Straight from the heart 

Shirlene Obuobi, MD, has touched many with her artistic interpretations of women in medicine and the state of health care.

As a little girl, Shirlene Obuobi, MD, AB ’14, watched her mom work as a physician. Today, Obuobi is a cardiology fellow and an artist, and she is using her art to survive and thrive in a fulfilling, yet sometimes challenging, career.

Obuobi’s comic illustrations, for example, help her express the challenges she faces as a Black woman physician, and they’ve garnered her a large following online. Further, her writing, especially in her debut novel, has turned the page on her creativity and her ability to resonate with medical students that look like her.

“I always felt that when I was looking for books about people like me, Black women, specifically darker skinned women, I only saw them in the context of literary fiction, and almost always in the context of suffering,” Obuobi says. “I was like, ‘What about the ones where we’re just living?’” 

Shirlene Obuobi with her comic alter ego, ShirlyWhirl.
Obuobi has a great fondness for her comic alter ego. At the encouragement of a friend, Obuobi began sharing her drawings on Instagram. “When I first started ShirlyWhirl, it was just a way to express myself,” she says. “It was a way for me to process what I was seeing and learning through art. As time went on, my comics began to cover a wide breadth of topics.” (Photo by Linda Liu; Illustration by Shirlene Obuobi.)

Obuobi has been writing since she was a child, self-publishing a book in high school. However, sharing her stories openly with others is only a recent practice. She began writing her debut novel, On Rotation, while in medical school at the University of Chicago. 

A self-taught writer and artist, Obuobi made time to write around her busy schedule. She completed the novel during the pandemic and published it in 2022. It tells the story of Angela (Angie) Appiah, a Ghanaian American medical student confronting the choice to honor her parent’s plans for her life or her own. Angie is shown as a complete person, from her defining experiences while on rotation in the hospital to her complicated love life. 

“The world doesn’t think we’re relatable, and we don’t think we’re relatable because we have not gotten the chance to absorb media about us where we’re just being human,” Obuobi says.  

Through the power of representation, Obuobi inspires women to create their own path. “It’s one of the things that keeps me going,” she says. “I have a favorite file of ‘DMs’ that I refer to, full of young women of color who wrote, ‘I didn’t know this was possible.’ It’s a driving force for me to keep going and for me to keep myself out there.” 

Living that life

Who: Shirlene Obuobi, MD, AB ’14 

Song of the moment: “Not Nice” by Megan Thee Stallion

Favorite quote: “You’re alive, Bod. That means you have infinite potential. You can do anything, make anything, dream anything. If you can change the world, the world will change.” — Neil Gaiman in The Graveyard Book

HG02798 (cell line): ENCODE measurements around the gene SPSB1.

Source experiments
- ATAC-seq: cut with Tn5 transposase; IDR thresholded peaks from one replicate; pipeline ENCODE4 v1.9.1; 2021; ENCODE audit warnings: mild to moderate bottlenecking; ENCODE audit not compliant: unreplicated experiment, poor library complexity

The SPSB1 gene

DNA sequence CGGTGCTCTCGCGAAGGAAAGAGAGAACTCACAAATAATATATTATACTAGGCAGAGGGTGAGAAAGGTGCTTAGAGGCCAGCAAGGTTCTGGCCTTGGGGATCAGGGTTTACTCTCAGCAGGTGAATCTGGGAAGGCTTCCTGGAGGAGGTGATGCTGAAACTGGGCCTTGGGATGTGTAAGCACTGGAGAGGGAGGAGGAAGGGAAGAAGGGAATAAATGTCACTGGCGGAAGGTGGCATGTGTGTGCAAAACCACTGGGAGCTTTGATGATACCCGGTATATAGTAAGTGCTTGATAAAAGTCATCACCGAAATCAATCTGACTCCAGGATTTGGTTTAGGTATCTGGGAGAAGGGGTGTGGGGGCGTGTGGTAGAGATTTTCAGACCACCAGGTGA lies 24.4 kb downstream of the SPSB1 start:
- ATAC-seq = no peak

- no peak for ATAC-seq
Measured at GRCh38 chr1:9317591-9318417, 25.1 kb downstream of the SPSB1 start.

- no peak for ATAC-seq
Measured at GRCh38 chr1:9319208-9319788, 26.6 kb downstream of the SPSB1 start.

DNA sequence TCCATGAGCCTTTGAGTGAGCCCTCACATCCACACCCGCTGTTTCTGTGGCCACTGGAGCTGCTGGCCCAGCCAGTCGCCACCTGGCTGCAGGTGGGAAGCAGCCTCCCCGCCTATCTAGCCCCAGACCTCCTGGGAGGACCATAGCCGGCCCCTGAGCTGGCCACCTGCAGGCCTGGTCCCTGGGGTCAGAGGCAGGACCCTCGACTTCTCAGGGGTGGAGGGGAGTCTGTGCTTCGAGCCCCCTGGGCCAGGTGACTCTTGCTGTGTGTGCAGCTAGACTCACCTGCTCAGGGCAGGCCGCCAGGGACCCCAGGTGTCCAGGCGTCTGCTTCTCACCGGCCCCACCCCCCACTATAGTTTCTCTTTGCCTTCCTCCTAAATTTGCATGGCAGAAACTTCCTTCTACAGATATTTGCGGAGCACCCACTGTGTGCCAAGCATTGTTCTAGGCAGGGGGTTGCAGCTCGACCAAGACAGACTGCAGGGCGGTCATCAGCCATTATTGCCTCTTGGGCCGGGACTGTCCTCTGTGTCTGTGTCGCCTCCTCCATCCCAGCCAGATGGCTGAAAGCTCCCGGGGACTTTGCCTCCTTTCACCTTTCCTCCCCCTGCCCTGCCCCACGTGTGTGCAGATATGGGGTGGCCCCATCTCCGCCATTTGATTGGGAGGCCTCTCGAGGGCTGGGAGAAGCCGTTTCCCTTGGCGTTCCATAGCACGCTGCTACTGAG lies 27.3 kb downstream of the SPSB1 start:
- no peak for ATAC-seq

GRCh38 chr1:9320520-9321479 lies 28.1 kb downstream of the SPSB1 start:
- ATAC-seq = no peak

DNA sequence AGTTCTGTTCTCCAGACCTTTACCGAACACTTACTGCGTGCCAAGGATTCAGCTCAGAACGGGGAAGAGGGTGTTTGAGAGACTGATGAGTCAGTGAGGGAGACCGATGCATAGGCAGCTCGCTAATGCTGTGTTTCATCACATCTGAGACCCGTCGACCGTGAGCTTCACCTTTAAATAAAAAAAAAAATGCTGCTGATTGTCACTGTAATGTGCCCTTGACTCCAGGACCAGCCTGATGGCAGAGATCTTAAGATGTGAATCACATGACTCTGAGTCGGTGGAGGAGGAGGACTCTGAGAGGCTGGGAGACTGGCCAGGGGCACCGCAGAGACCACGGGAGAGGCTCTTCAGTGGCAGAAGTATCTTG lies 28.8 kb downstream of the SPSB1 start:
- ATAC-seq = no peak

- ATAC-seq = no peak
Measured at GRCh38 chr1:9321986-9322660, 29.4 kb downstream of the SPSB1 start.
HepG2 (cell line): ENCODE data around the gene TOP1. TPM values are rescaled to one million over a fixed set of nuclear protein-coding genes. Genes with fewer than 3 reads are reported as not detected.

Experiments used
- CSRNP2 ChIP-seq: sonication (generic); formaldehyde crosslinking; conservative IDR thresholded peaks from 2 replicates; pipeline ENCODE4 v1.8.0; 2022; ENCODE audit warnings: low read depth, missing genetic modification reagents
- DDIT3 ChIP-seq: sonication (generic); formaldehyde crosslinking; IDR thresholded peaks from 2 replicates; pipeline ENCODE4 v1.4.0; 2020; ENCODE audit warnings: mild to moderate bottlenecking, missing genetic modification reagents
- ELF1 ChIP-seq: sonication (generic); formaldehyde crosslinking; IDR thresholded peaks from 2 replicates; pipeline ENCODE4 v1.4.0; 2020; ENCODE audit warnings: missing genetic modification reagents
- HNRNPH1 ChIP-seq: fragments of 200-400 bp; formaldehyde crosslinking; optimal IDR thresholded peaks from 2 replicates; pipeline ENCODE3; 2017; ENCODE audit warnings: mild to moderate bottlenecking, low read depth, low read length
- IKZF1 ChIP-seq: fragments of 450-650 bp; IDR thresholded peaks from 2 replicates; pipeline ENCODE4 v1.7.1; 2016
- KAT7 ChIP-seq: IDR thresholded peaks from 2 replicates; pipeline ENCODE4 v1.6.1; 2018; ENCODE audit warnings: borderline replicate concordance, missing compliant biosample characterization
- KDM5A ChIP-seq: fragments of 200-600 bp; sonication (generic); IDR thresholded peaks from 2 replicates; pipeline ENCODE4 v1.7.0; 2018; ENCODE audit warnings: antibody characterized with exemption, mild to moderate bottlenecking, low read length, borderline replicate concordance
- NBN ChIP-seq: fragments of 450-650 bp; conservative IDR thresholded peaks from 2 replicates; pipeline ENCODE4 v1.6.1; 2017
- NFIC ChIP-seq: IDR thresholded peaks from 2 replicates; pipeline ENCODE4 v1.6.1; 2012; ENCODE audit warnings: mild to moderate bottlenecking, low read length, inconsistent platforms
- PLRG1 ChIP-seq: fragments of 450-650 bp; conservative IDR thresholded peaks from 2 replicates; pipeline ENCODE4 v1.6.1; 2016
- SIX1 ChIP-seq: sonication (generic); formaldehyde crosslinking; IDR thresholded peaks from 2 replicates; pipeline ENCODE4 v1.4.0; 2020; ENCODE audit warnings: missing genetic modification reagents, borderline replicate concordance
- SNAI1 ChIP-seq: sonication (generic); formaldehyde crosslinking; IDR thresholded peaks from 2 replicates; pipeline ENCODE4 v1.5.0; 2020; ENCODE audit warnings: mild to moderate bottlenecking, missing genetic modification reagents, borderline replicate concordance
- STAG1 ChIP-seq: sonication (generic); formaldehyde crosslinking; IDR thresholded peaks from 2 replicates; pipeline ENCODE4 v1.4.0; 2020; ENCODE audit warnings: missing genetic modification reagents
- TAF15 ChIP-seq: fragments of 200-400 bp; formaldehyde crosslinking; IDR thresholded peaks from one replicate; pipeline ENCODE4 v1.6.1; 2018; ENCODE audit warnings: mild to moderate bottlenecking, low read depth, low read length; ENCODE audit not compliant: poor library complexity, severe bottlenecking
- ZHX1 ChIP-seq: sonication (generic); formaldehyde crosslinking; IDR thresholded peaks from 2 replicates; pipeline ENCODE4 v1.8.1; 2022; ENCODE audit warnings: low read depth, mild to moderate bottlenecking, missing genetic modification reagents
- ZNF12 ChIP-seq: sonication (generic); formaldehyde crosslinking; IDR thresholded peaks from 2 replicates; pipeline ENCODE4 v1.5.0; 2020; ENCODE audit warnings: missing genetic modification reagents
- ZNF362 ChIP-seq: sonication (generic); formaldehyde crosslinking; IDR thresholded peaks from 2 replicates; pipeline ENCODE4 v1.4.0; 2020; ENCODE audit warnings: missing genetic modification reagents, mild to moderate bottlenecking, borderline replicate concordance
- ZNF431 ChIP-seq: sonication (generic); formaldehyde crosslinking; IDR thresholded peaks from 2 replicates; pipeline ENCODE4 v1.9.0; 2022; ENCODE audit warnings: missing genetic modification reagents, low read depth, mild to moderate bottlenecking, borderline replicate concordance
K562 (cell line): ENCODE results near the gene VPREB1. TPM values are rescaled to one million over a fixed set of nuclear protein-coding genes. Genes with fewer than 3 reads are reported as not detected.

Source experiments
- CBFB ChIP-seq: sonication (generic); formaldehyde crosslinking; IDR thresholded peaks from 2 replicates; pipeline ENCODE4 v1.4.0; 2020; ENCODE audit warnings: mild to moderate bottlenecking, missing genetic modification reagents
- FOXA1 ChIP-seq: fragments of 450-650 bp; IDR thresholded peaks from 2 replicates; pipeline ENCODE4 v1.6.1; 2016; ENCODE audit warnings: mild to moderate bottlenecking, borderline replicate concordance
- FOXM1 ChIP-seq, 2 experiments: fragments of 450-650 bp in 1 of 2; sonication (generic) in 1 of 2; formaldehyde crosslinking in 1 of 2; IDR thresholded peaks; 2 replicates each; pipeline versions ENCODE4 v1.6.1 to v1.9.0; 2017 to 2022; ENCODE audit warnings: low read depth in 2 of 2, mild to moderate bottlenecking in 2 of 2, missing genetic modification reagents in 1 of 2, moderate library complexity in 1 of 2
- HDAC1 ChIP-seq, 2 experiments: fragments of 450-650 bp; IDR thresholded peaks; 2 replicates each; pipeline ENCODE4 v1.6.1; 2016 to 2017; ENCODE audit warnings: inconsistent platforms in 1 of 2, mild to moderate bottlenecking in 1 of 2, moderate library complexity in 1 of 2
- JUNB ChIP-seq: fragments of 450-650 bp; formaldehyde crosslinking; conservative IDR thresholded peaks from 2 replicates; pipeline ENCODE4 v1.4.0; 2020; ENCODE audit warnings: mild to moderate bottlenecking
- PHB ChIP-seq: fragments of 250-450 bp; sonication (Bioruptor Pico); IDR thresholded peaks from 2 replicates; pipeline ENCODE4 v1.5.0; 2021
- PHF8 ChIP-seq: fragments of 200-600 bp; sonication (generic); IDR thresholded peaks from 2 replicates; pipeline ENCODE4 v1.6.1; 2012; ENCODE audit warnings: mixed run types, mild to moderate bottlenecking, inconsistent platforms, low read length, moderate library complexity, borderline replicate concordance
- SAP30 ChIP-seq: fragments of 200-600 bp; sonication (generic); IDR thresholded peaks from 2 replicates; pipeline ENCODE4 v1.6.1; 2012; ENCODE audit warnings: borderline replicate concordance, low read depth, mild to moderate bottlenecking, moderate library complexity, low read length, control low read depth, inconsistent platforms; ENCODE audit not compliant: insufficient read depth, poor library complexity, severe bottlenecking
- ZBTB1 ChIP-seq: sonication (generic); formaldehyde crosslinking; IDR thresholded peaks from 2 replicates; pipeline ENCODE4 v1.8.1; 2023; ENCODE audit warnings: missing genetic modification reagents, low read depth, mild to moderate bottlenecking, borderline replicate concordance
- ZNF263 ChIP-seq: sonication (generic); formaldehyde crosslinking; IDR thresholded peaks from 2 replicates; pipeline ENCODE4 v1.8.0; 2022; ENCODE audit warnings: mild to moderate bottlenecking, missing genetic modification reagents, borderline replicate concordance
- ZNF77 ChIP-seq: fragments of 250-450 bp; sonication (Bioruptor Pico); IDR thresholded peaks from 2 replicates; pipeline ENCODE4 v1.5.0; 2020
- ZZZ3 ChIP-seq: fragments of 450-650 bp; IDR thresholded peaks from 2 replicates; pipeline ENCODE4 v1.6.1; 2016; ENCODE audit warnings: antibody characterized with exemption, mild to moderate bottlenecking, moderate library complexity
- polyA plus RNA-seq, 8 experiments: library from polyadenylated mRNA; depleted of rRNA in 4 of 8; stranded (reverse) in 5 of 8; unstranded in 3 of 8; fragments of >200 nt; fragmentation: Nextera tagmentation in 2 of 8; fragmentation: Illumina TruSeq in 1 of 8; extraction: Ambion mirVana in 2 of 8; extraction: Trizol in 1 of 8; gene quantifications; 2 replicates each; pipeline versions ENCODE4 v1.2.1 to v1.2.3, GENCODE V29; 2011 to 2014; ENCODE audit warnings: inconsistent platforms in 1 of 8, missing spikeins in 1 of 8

WashU support: “There are a few people near and dear to my heart at WashU. Dean Dirk Killen was always a rock and so supportive of both my academic and creative pursuits. I appreciate him a lot.” 

Advice for WashU students: “If you put yourself in a vacuum and take out the voices of your parents, and what people tell you that you should do, what do you actually care about? What do you actually love to do with your time?Ask yourself: What do I actually want for me? Because you’re the only one who’s going to live that life.” 

Obuobi was able to see what was possible for her future from a young age. Her mom was a pediatrician, often serving underserved communities. “My mom is a very blunt, hard-working woman, and she’s very clear in her vision,” Obuobi says. “My father has always supported her ambition in a lot of ways and having that as my model for womanhood was really important for me.” 

Her family moved from Ghana to the U.S. when she was 6 and settled in the town of Hinsdale, Illinois, outside of Chicago. She moved a few more times during her childhood before attending WashU, where she served as a resident adviser, met other students on a similar path to her own and started the Kapow Comic Club. 

At the encouragement of a friend, Obuobi began sharing her comics on Instagram as @ShirlyWhirlMD. On the platform, she presents heavy topics, such as institutionalized racism and access to insurance, in a palatable way.

“When I first started ShirlyWhirl, it was just a way to express myself,” Obuobi says. “It was a way for me to process what I was seeing and learning through art. As time went on, my comics began to cover a wide breadth of topics. By using comics to broach these topics, I made them more approachable for a lot of people.” 

Her comics give voice to the inner thoughts that doctors and patients may want to share, but are often unable to, as validated by her Instagram comment section. 

As a second-year cardiology fellow, Obuobi is committed to keeping Black women in medicine at the forefront of her work. She also addresses the medical system in a monthly column and comic for the Well+Being desk at The Washington Post.

“I think that my following has grown because people can connect to it and feel more emboldened and empowered to continue those conversations,” she says. 

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